As a public space specifically designated for curbside auctions, Vendue Range quickly became a popular site for the sale of small used goods, furniture, estates, and non-human merchandise. Meanwhile, most public auctions of enslaved people in the early nineteenth century continued to be held in the shade of the north side of the Exchange building, or within sight of that familiar landmark. By the late 1830s, this traditional form of local commerce faced two important challenges. First, the rise of anti-slavery sentiment in the Northern states generated negative publicity for the open-air sales of men, women, and children on the streets of Charleston. Local authorities steadfastly defended the institution of slavery, while at the same time growing increasingly conscious of their fading national and international reputation. Second, the expanding population of the city created more traffic as pedestrians, horse, mules, and vehicles of all description competed for space in Charleston’s historically-narrow streets. The daily occurrence of crowded slave auctions around the Exchange or Custom House, as it was then known, often generated congestion that strained both patience and tempers.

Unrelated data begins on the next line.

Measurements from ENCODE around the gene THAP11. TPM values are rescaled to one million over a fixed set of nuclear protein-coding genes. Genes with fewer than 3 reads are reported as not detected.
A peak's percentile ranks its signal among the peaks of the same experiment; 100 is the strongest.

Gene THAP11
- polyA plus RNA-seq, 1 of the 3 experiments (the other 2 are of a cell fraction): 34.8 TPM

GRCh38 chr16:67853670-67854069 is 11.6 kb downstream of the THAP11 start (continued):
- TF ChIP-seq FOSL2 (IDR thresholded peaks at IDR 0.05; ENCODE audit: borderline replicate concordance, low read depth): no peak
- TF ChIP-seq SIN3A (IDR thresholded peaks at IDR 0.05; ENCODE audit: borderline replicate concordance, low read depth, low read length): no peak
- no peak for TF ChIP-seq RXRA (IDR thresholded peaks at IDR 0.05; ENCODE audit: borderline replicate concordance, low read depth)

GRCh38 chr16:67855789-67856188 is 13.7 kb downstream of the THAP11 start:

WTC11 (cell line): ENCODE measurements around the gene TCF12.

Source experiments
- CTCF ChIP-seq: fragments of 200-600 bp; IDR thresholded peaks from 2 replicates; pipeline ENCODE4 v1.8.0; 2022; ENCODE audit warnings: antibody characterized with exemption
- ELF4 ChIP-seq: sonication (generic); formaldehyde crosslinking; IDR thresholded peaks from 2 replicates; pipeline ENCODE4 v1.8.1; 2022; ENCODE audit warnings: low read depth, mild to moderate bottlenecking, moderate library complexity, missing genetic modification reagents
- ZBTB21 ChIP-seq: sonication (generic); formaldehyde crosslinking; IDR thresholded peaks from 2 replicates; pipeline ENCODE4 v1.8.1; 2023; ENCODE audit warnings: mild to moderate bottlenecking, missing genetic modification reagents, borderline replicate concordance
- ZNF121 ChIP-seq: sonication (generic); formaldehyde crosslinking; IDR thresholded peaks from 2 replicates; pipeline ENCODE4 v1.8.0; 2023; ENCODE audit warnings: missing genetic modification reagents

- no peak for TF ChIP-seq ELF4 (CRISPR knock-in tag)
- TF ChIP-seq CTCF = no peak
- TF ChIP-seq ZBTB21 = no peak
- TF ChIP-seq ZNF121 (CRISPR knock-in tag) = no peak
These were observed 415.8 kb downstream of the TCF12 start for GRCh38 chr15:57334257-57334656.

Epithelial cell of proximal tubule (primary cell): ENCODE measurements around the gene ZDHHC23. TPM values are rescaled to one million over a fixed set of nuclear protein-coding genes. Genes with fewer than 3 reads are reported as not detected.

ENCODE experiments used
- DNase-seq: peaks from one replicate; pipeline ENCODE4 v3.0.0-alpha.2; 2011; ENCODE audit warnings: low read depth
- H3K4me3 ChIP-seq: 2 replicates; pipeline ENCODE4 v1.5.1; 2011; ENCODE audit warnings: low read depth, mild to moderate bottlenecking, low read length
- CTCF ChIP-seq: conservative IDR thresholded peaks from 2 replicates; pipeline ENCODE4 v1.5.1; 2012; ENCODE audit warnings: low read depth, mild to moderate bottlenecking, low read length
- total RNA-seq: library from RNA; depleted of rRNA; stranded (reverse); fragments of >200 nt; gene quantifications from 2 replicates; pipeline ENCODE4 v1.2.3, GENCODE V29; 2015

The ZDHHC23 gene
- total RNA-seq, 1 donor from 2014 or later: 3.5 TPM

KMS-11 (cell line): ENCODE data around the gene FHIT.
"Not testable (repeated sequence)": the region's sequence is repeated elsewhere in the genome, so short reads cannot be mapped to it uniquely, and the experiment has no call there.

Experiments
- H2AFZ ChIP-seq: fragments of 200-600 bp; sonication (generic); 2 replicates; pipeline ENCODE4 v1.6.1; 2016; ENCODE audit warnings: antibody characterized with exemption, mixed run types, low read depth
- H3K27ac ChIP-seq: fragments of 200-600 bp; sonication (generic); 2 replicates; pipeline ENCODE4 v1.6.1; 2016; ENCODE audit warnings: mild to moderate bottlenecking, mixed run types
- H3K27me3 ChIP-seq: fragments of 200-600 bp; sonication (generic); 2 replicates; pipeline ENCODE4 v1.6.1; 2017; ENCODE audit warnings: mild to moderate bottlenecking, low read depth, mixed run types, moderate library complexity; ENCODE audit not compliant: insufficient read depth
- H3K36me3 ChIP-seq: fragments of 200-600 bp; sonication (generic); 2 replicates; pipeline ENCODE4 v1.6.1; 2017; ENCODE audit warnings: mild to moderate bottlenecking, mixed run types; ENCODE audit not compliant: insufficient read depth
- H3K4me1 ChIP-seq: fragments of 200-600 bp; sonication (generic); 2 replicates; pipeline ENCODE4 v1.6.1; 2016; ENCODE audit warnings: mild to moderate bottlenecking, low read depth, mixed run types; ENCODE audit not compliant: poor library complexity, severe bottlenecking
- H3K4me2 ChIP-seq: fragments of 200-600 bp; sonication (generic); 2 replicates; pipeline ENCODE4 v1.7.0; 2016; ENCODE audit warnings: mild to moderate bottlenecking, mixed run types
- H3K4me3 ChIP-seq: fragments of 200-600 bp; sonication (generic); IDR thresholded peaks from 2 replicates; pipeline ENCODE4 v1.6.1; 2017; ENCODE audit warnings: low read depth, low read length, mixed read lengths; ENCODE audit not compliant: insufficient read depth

In the autumn of 1837, Charleston’s City Council contemplated the construction of a new public facility to be used exclusively for the auction sales of enslaved humans. The city aldermen agreed that the building, to be called a “Mart,” was necessary to alleviate the congestion and embarrassment caused by the traditional street auctions near the Exchange, but the city’s finances in the wake of the disastrous “Panic of 1837” forced them to postpone the project.[4] Two years later, however, in November 1839, City Council ratified an ordinance to establish a “Mart” on the premises of the city Work House, then located on the south side of Magazine Street. (In the interest of time, we’ll save the details of Charleston’s first “Mart” for a future episode.)